Man's physical universe



frequency-modulation system, the broadcasting station and the receiver

are tuned to waves of a certain amplitude so that other waves

of the same frequency will not produce any interference unless they

are of the same amplitude.

Frequency modulation employs ultrashort radio waves, and therefore

broadcasting beyond the horizon is not possible because the

ultrashort radio waves are not reflected back to the earth by the ionized

layer of gases known as the Heaviside layer in the upper atmosphere

as are the longer radio waves. This limitation of frequency-modulation

broadcasting would really be an advantage because there would not

be any interference from distant stations. The range of frequencymodulation

broadcasting stations is constant both day and night.

If two stations using frequency modulation were broadcasting on

the same frequency, only the more powerful station would be heard.

Frequency modulation makes possible many more broadcasting

stations and makes operation costs of a station much lower because

less power is required.

Facsimile Broadcasting Has Many Possibilities for Important Applications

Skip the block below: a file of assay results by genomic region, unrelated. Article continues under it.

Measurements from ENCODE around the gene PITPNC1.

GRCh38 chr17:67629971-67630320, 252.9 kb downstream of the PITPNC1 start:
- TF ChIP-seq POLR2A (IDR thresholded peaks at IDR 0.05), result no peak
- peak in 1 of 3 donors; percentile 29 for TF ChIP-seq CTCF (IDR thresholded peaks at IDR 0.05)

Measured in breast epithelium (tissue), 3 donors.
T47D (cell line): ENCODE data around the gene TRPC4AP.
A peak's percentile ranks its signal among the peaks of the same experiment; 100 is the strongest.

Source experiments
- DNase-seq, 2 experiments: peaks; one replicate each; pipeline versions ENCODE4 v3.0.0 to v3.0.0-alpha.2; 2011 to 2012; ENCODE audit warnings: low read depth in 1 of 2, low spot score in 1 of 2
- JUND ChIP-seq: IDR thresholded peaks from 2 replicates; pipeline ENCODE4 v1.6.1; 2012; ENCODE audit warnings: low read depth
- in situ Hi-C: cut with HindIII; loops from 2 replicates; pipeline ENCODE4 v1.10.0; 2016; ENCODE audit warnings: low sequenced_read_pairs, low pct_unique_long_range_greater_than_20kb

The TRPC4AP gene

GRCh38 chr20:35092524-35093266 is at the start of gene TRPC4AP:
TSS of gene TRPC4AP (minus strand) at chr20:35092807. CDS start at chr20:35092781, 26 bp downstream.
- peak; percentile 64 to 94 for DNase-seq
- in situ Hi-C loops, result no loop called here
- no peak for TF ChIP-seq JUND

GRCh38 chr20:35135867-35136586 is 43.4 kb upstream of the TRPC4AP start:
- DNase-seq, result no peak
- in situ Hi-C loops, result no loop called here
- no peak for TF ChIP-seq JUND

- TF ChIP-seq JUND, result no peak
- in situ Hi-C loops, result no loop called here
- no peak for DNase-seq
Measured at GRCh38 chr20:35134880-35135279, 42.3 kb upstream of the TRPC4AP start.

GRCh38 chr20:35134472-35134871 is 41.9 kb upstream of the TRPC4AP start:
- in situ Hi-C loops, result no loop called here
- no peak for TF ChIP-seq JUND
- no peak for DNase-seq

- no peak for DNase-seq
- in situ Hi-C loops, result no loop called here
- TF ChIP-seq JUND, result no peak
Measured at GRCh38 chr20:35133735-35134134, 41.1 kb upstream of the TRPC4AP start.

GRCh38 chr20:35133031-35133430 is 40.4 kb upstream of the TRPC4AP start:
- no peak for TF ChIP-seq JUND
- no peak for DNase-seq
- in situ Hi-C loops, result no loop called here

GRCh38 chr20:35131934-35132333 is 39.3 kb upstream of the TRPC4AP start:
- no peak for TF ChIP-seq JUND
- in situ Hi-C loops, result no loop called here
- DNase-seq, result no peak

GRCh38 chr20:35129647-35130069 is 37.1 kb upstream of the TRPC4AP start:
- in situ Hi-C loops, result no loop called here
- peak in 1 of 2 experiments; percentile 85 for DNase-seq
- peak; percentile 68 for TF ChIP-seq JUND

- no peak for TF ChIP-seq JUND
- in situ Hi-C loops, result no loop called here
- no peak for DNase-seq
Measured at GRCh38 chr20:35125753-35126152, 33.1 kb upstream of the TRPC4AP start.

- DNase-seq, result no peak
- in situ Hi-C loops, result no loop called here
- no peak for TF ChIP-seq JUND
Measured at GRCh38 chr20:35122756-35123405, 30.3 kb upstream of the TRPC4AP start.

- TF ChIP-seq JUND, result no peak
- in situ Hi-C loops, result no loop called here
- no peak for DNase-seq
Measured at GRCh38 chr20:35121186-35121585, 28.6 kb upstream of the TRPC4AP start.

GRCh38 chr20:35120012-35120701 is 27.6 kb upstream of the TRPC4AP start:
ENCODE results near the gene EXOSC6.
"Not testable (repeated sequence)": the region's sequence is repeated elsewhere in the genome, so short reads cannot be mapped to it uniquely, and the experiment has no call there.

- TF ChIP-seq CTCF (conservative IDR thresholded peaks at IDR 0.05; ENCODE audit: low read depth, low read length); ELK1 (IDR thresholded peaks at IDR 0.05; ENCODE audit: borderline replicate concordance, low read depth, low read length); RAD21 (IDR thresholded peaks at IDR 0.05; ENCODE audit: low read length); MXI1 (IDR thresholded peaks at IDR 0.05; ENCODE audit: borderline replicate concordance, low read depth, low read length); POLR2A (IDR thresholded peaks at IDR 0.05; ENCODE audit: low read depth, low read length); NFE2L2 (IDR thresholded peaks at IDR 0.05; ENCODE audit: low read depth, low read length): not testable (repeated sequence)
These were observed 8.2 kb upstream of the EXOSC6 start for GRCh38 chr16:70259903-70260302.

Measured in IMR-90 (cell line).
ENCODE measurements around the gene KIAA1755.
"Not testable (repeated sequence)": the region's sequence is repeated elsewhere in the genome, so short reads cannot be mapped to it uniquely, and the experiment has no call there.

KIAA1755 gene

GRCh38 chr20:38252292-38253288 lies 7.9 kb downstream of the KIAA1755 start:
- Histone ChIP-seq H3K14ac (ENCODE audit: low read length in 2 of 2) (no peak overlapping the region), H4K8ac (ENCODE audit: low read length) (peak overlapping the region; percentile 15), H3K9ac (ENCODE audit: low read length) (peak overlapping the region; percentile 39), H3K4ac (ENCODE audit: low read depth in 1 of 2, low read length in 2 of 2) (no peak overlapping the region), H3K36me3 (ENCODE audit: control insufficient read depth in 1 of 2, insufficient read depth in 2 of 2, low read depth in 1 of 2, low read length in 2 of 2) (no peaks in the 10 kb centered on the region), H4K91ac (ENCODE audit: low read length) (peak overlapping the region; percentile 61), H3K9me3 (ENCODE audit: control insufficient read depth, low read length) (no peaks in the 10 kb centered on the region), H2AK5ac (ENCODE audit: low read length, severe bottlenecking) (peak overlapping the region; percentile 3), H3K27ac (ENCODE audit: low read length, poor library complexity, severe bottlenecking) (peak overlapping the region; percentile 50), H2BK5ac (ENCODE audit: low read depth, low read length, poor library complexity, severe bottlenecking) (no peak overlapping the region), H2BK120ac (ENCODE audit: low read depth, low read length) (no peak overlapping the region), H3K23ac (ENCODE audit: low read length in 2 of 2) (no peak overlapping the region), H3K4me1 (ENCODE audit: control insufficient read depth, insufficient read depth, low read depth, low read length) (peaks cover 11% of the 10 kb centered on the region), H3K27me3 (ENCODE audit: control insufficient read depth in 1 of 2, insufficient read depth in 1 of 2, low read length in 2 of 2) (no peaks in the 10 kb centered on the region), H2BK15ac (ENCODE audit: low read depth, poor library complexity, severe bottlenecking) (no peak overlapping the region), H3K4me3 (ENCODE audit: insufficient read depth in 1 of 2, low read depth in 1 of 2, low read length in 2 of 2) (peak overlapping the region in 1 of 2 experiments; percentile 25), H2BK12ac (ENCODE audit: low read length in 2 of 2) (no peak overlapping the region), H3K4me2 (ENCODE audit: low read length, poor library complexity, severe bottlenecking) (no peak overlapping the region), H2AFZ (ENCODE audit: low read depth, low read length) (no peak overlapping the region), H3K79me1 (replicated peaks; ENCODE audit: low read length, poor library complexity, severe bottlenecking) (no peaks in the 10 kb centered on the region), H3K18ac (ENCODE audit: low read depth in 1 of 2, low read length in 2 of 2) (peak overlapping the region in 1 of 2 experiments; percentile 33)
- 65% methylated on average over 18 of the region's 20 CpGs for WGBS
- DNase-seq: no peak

in Modem Life.

Tabloid newspapers are already being broadcast by a number of

radio stations. These newspapers are received and printed by instruments

similar to those that transmit photographs by wireless. They

are capable of printing five 83^^ X 11 pages an hour. Plans were under

way in 1940 to print newspapers on ocean liners by facsimile from

shore transmitters. Facsimile broadcasting is four times as fast as

teletype. It is now being installed in police cars to transmit photographs

of wanted criminals, fingerprints, and messages which are thus

available in a permanent form.

One might well imagine a vast system of facsimile broadcasting

that would take the place of our mail system for many short communications

where time is important, thus filling the gap between telegraph

and mail facilities.

The Radio Has Revolutionized Communication.

The dramatic evolution of the radio within one decade from a mysterious

plaything to the almost universally accepted instrument of

entertainment and mass communication has few counterparts in

social history. Commercial broadcasting was begun only in 1920, and

yet twelve years later it was estimated that over sixteen million

receiving sets were in use. The radio and the other agencies of com-

More magazines by this user
Similar magazines